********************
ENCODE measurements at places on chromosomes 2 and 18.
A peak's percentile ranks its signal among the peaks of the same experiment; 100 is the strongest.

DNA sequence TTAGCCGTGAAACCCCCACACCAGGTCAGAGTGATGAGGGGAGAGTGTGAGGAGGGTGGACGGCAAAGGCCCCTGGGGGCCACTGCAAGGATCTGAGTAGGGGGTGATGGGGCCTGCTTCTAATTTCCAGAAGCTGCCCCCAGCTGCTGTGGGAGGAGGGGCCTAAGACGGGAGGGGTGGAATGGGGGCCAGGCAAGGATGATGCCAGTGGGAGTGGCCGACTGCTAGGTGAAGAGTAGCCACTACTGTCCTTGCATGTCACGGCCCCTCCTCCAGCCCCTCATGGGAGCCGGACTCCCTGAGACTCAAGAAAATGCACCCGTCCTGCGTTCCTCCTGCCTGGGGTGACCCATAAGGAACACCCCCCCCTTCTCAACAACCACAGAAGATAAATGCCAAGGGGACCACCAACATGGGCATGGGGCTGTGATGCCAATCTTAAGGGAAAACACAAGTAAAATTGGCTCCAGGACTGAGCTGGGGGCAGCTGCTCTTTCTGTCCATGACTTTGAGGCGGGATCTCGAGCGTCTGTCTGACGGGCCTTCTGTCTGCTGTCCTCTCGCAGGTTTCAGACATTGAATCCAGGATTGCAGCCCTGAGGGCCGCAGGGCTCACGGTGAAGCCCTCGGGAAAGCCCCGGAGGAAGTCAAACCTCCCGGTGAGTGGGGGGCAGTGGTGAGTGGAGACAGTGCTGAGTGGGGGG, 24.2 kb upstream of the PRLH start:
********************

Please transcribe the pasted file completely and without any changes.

ENCODE measurements at places on chromosomes 2 and 18.
A peak's percentile ranks its signal among the peaks of the same experiment; 100 is the strongest.

DNA sequence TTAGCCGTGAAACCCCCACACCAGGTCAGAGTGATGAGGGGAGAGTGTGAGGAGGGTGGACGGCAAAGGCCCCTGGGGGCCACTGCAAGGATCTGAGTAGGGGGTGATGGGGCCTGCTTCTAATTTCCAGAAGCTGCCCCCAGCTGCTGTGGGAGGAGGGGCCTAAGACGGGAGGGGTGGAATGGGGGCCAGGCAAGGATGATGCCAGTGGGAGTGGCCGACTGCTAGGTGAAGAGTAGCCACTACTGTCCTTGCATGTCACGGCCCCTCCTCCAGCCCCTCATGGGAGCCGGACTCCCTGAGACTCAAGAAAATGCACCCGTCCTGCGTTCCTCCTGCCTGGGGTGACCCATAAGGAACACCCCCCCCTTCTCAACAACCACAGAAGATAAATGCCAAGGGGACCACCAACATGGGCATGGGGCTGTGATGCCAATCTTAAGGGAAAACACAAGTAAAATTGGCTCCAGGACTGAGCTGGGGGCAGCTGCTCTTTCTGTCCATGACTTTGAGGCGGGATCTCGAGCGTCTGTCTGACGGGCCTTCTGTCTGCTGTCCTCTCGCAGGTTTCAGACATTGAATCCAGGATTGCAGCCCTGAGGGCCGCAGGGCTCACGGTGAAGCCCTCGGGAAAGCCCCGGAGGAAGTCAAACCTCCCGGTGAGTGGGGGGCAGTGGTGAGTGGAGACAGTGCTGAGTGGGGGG, 24.2 kb upstream of the PRLH start: